UPDATE! Concept Artist Doug Chiang on George Lucas, J.J. Abrams and Star Wars: The Force Awakens

Doug ChiangDoug Chiang is an American film designer and artist. During the late 1990s Chiang served as design director for Lucasfilm on Star Wars Episode I and Star Wars Episode II. Now he is the driving force behind the visual design of this year’s Star Wars: The Force Awakens, as well as all the other Star Wars feature films currently in the works. In a recent interview the artist spoke about his mentor George Lucas and the new Star Wars era…



From Canoe.ca:


On George Lucas.

“The terrifying part is we don’t have George,” Chiang said in an interview this week.
“It’s very demanding. It’s very hard,” said Chiang, who now serves as vice president and executive creative director at Lucasfilm. “We’re still trying to figure out, what is Star Wars? Without George, it’s a very tough challenge.


“We all think we know what it is, but really, Star Wars is George. George is the only person who really knows it very well. We’re all trying to create something in his playground, but it’s his playground.”


doug chiang


“He could scan a wall full of art and almost instantly identify the one or two or three images he really liked,” said Chiang. “When I finally had the courage to ask, it was probably the biggest lesson for me. He said, ‘I’m basically judging it by shapes and understanding.’ What George was really doing was he was looking at those designs through an audience’s point of view.”


On Star Wars.


“I grew up drawing things like X-wings and TIE fighters, and I’m finally getting an opportunity to do that,” Chiang said.


“When I was working with George, we had designed a huge universe, and only a small portion was used because the stories he was telling only used a little bit of it. And now we’re able to utilize all that other richness,” said Chiang.


“I think the audience is going to be really surprised. There’s so much out there still.”



Doug Chiang will be attending Star Wars Celebration next week. Stay tuned for our coverage of the event.







In another interview Doug Chiang also talked about J.J. Abrams and the highly anticipated The Force Awakens.


From TheStar:

Lucas has taken a similar leap of faith with The Force Awakens or Episode VII, as it’s often referred to. He’s turned over the directorial reins to J.J. Abrams who Chiang says is trying to stay true to Lucas’ vision with the original Star Wars trilogy, while also taking the franchise to new places.


“Episode VII is probably closer in kin to EpisodesIV,V and VI in terms of design esthetics for what’s being created” Chiang says.


“It’s interesting in the sense that J.J. is a huge admirer of George and of course everybody is really trying to live up to George’s vision. What I find fascinating is that, even without George guiding everything, we’re (still) in that role of trying to fill George’s shoes and trying to be a filter.


doug chiang george lucas

“And it’s a really tough task. After spending seven years with him, I thought I knew Star Wars. But George always surprises me.”


And Lucas and company evidently intend to keep those surprises a secret, at least for now. I begin to ask Chiang about the colourful “ball droid” seen unveiled last fall in the teaser for The Force Awakens, which looks like a distant cousin of R2-D2.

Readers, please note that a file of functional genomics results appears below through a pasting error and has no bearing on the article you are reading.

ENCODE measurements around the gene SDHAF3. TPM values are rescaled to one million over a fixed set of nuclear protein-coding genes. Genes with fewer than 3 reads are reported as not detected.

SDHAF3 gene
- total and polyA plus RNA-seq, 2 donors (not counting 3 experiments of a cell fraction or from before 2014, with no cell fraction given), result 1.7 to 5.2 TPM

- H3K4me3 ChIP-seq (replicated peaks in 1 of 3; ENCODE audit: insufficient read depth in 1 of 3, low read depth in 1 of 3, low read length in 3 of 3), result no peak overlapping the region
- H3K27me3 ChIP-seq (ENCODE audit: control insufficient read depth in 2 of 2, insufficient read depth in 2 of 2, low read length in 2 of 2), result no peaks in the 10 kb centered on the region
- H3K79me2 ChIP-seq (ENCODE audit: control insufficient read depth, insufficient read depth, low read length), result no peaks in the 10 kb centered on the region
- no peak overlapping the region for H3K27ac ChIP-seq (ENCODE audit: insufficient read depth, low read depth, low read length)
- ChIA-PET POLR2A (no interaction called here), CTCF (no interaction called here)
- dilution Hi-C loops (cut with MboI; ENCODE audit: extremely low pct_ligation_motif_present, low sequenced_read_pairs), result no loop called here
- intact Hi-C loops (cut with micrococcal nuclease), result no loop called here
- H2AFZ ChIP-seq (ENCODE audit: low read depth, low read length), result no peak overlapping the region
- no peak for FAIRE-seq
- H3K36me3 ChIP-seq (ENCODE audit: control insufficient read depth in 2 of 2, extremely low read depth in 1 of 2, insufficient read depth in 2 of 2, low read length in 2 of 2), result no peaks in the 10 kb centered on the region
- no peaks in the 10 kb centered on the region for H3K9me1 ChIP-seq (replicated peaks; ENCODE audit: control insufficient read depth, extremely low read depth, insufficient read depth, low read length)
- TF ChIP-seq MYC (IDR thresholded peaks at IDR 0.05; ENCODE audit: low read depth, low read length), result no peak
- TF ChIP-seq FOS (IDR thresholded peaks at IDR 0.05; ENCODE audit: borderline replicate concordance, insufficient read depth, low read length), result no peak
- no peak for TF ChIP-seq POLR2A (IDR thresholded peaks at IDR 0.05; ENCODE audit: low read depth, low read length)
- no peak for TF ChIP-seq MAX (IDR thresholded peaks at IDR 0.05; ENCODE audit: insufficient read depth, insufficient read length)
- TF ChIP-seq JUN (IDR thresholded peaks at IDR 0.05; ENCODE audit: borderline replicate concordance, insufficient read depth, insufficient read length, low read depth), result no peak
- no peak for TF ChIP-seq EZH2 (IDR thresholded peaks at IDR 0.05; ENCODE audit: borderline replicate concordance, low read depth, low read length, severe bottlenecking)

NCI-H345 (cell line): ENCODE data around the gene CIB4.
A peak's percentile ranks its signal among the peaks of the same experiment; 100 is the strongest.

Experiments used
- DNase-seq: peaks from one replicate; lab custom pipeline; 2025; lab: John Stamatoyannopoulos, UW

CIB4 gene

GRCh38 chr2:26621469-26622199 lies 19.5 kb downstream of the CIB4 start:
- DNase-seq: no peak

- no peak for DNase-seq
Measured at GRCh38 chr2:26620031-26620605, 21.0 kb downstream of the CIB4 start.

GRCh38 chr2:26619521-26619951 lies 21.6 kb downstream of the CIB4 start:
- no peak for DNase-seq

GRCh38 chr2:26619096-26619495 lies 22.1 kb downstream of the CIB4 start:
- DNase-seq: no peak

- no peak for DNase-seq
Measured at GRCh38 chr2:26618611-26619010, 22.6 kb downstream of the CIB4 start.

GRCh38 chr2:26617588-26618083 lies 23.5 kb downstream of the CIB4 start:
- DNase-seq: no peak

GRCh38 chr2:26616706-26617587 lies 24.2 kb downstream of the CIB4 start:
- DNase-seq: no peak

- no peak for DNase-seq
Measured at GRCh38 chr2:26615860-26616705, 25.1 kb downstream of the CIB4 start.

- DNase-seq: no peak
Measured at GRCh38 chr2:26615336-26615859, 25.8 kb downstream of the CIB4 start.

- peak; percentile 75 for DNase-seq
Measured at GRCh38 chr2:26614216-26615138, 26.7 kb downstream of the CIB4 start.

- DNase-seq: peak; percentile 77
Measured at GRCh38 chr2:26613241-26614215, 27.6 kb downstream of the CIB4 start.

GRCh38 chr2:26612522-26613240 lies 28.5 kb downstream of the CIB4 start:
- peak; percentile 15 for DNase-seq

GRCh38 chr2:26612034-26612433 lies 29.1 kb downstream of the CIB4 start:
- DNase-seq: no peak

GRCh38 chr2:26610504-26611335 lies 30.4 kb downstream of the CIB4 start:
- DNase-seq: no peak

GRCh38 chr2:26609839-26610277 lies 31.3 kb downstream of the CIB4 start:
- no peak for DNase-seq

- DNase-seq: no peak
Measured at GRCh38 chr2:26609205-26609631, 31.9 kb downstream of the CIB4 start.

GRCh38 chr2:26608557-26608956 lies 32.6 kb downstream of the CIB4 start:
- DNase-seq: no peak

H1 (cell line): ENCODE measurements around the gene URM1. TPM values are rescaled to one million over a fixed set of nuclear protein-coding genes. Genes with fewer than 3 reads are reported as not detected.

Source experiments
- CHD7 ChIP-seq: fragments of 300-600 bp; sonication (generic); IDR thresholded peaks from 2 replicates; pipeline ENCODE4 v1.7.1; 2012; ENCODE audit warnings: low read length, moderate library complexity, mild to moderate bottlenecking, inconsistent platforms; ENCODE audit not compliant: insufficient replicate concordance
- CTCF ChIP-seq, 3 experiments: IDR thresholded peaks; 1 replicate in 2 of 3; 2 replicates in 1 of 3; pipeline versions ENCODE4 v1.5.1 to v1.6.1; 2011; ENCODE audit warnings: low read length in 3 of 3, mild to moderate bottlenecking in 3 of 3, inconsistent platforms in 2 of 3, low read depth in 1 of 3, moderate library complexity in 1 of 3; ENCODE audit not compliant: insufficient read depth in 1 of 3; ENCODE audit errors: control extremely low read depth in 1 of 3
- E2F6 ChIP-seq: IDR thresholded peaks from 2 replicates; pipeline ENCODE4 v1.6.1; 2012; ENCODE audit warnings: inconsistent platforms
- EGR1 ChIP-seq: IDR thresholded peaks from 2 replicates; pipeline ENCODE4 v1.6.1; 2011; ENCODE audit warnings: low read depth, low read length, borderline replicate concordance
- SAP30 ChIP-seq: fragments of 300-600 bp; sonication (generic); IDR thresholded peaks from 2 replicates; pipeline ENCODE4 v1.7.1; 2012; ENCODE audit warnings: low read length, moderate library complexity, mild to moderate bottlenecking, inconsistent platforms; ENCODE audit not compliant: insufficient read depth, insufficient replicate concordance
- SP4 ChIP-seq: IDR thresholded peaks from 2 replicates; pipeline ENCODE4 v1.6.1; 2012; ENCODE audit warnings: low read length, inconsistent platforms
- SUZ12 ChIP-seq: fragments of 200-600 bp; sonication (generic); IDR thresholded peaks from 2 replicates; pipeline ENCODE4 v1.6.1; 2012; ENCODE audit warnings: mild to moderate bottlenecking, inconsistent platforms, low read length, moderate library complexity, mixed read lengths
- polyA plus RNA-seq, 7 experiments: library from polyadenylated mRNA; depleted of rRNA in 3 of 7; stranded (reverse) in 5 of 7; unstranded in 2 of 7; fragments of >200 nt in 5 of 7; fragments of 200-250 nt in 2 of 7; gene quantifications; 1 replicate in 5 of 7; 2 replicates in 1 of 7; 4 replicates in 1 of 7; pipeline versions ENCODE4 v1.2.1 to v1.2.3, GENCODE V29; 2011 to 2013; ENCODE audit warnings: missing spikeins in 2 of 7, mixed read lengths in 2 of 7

But before Chiang can answer, he’s interrupted by a publicist who has been listening to the conversation and who declares the topic off-limits.


One thing is not a state secret, and that’s how much fans are looking forward to seeing The Force Awakens, the first new Star Wars movie since the prequel trilogy concluded with Revenge of the Sith a.k.a. Episode III in 2005.


Chiang judges the fan frenzy for The Force Awakens to be “almost exactly the same, if not even more” than for The Phantom Menace in 1999. And George Lucas is no doubt every bit as eager to see what Abrams and his team come up with.



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Founder of SWNN, MNN and The Cantina forums.

Born on April 24, 1980.

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Founder of SWNN, MNN and The Cantina forums.Born on April 24, 1980.

127 thoughts on “UPDATE! Concept Artist Doug Chiang on George Lucas, J.J. Abrams and Star Wars: The Force Awakens

  • April 9, 2015 at 3:37 pm

    Chiang did a great job creating and contributing to the Era of the PT-Galaxy with his design…I may be more of an OT-Fan but his world design was never the problem.

    • April 9, 2015 at 4:23 pm

      I always felt that the look of the PT was better than the PT itself. I recently re-watched all of the special features on both the DVDs and Blu-rays then watched the films themselves. Okay the story and dialogue may not be the best, but the designs i feel are beautiful to look at even to this day.

      P.S. when i say “may not be the best” i mean compared to the OT. I heave in the past and probably continued to defend the PT because i personally don’t find them to be as bad as people make them out to be.

      • April 9, 2015 at 4:33 pm

        I agree really glad that he was kept by Lucasfilm to design The Force Awakens.

        • April 9, 2015 at 6:11 pm

          He’s great, and as the time goes by I really appreciate his contribution to create the visual style of the republic era, with its organic shapes.
          The problem, visually, was the CG fest of episodes II and III, completely out of place, because The Phantom Menace, the introduction of the PT; is visually far better than II and III and ties-in with the original trilogy. They just went back to The Phantom Menace to put the CG Yoda. Instead, they should have been back to Clones and Sith and put some noise and texture to the picture. Shots like ObiWan walking through Kamino’s amenities are totally insane.